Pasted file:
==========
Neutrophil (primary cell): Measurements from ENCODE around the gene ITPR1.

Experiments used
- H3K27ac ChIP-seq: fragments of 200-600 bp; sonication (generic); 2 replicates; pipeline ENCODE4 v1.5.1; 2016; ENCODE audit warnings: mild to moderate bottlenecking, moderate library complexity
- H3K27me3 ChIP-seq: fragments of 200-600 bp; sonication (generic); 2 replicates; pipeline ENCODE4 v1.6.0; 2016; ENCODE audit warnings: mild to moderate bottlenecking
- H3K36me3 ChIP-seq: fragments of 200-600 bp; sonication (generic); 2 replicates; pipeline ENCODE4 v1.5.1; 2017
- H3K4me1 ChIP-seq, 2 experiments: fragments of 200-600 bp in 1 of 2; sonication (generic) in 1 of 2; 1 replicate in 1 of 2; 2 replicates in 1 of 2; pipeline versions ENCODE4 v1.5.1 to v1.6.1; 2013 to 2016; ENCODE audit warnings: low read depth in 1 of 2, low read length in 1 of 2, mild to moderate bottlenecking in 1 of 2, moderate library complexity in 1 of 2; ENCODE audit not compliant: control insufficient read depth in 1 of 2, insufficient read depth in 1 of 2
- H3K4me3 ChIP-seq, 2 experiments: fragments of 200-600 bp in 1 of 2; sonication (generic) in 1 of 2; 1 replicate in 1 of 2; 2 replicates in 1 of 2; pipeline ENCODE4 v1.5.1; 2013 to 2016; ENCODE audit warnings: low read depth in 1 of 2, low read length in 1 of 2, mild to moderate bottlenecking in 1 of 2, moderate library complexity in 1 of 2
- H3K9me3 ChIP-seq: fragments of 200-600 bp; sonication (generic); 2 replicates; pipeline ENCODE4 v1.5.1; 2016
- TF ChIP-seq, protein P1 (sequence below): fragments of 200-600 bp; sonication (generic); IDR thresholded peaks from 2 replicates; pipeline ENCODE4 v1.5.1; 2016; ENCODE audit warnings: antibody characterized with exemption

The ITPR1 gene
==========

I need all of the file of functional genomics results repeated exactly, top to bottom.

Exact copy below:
Neutrophil (primary cell): Measurements from ENCODE around the gene ITPR1.

Experiments used
- H3K27ac ChIP-seq: fragments of 200-600 bp; sonication (generic); 2 replicates; pipeline ENCODE4 v1.5.1; 2016; ENCODE audit warnings: mild to moderate bottlenecking, moderate library complexity
- H3K27me3 ChIP-seq: fragments of 200-600 bp; sonication (generic); 2 replicates; pipeline ENCODE4 v1.6.0; 2016; ENCODE audit warnings: mild to moderate bottlenecking
- H3K36me3 ChIP-seq: fragments of 200-600 bp; sonication (generic); 2 replicates; pipeline ENCODE4 v1.5.1; 2017
- H3K4me1 ChIP-seq, 2 experiments: fragments of 200-600 bp in 1 of 2; sonication (generic) in 1 of 2; 1 replicate in 1 of 2; 2 replicates in 1 of 2; pipeline versions ENCODE4 v1.5.1 to v1.6.1; 2013 to 2016; ENCODE audit warnings: low read depth in 1 of 2, low read length in 1 of 2, mild to moderate bottlenecking in 1 of 2, moderate library complexity in 1 of 2; ENCODE audit not compliant: control insufficient read depth in 1 of 2, insufficient read depth in 1 of 2
- H3K4me3 ChIP-seq, 2 experiments: fragments of 200-600 bp in 1 of 2; sonication (generic) in 1 of 2; 1 replicate in 1 of 2; 2 replicates in 1 of 2; pipeline ENCODE4 v1.5.1; 2013 to 2016; ENCODE audit warnings: low read depth in 1 of 2, low read length in 1 of 2, mild to moderate bottlenecking in 1 of 2, moderate library complexity in 1 of 2
- H3K9me3 ChIP-seq: fragments of 200-600 bp; sonication (generic); 2 replicates; pipeline ENCODE4 v1.5.1; 2016
- TF ChIP-seq, protein P1 (sequence below): fragments of 200-600 bp; sonication (generic); IDR thresholded peaks from 2 replicates; pipeline ENCODE4 v1.5.1; 2016; ENCODE audit warnings: antibody characterized with exemption

The ITPR1 gene